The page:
After graduation, Patterson became the principal of the Presbyterian Academy at Greenville, Kentucky, which was supervised by former U.S. Congressman Edward Rumsey.[6] He remained in this position for three years.[6] While in Greenville, he married Lucelia W. Wing, Congressman Rumsey's sister-in-law, on December 29, 1859.[3][8] The couple had two children.[2] Son William Alexander Patterson was born April 12, 1868.[8] Daughter Jeanie Rumsey Patterson was born February 10, 1870 and died August 9 of the same year.[8]

Academic career[edit]

After their marriage, Patterson and his wife moved to Clarksville, Tennessee where Patterson had been elected principal of the Preparatory Department at Stewart College in 1859.[7] After a year, he became a professor of Greek and Latin at the school.[7] At the outbreak of the Civil War, Stewart College suspended operations.[6] Through the recommendation of a friend, Patterson was elected principal of Transylvania Academy in Lexington, Kentucky in 1861.[7] Although it was part of Transylvania College (now Transylvania University), the academy functioned as a high school during the war.[3]

In 1865, the Kentucky General Assembly merged the college with Kentucky University in Harrodsburg and the newly chartered Kentucky Agricultural and Mechanical College.[2] Following the merger, Patterson was appointed as a professor of Latin and Civil History and was given the chair of the department of History and Metaphysics.[2] In 1869, he was given charge of the constituent Agricultural and Mechanical College.[2] Governor Preston Leslie appointed him a delegate to the International Congress of Geographical Sciences which convened in Paris, France later that year.[7]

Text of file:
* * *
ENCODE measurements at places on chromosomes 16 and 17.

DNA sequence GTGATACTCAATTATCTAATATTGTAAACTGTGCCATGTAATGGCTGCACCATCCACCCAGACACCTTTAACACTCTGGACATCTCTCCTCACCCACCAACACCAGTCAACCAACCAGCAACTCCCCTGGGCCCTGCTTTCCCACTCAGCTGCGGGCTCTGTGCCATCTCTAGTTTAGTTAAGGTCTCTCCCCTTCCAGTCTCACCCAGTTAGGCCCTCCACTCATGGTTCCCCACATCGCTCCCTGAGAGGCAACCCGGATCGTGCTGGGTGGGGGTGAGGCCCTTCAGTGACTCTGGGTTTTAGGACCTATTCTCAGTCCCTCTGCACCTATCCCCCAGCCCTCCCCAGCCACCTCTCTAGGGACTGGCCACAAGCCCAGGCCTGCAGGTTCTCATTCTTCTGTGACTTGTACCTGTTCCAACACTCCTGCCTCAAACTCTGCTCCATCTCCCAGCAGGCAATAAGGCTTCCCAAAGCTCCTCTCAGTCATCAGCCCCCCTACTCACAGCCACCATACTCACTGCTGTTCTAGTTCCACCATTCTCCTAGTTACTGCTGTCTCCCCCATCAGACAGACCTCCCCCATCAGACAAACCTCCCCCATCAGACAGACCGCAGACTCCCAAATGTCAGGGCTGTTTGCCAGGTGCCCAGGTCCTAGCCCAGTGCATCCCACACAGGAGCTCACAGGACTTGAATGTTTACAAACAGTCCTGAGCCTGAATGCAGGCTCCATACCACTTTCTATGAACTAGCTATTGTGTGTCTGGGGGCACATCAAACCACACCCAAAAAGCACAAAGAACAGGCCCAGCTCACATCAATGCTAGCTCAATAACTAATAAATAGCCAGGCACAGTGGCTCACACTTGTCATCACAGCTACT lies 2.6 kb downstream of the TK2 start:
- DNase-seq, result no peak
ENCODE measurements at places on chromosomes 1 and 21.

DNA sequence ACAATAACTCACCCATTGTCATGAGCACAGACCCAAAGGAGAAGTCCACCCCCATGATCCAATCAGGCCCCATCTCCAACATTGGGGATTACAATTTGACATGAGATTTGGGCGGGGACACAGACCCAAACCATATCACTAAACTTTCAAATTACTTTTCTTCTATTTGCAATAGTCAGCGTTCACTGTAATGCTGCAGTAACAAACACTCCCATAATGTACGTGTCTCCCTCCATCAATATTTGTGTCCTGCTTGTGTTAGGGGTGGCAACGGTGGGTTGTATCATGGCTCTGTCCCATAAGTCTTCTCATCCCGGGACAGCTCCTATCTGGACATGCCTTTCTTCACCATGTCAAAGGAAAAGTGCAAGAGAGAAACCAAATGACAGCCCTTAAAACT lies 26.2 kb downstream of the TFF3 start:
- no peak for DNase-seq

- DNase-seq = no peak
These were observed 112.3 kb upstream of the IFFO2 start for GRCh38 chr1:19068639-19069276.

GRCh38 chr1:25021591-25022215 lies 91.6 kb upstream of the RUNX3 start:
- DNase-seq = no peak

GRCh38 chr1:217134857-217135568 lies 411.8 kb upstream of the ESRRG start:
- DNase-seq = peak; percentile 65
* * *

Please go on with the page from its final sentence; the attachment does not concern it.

Patterson continued to study languages during his time as principal of the Agricultural and Mechanical College. Already familiar with Greek, Latin, and Hebrew, he developed a good knowledge of Sanskrit, Gothic, Anglo-Saxon, German, and French.[9] Between 1871 and 1874, he was a frequent contributor of editorial content to local publications and newspapers, including a series of articles on tariffs and foreign policy which appeared in the Louisville Courier-Journal.[9] In 1875, his alma mater, Hanover College, presented him with an honorary Doctor of Philosophy degree.[7] During his later academic career, Patterson devoted more time to the study of history, metaphysics, and political science.[9] In 1880, he was elected a fellow of both the British Royal Historical Society and the Society of Antiquaries of Scotland.[7] In 1896, Lafayette College conferred upon him an honorary Doctor of Laws degree.[9]

University of Kentucky[edit]

In 1878, denominational differences and financial difficulties led to the separation of the Agricultural and Mechanical College from Kentucky University.[2] Upon separation, Patterson became the president of the independent college.[2] Among his first tasks as president was attempting to improve the financial condition of the institution.[2] To that end, he successfully lobbied the legislature to enact a property tax in the amount of one-half cent per one hundred dollars of taxable property to generate revenues for the college.[2][7] The tax was approved in 1880.[3] Opponents of the tax, led by the state's private denominational schools, attempted to get it repealed during the 1882 legislative session, but Patterson appeared before the legislature to defend it, and the General Assembly retained it.[3][7] The tax was then challenged as unconstitutional by its opponents, but Patterson again successfully defended it before the Kentucky Court of Appeals.[7]

Governor Simon Bolivar Buckner appointed Patterson a delegate to the British Association for the Advancement of Science in 1890.[7] He was granted a year's leave from his duties as president, and set sail for Europe with his wife and son in June.[7] The family visited England, Scotland, Belgium, France, Italy, Austria, Germany, and Switzerland before returning home in August 1891.[7] On June 3, 1895, Patterson's son died during an appendectomy; and in his honor, Patterson built and endowed a library on campus.[8][9] In his will, he also left an endowment for the college's School of Diplomacy in his son's name.[2]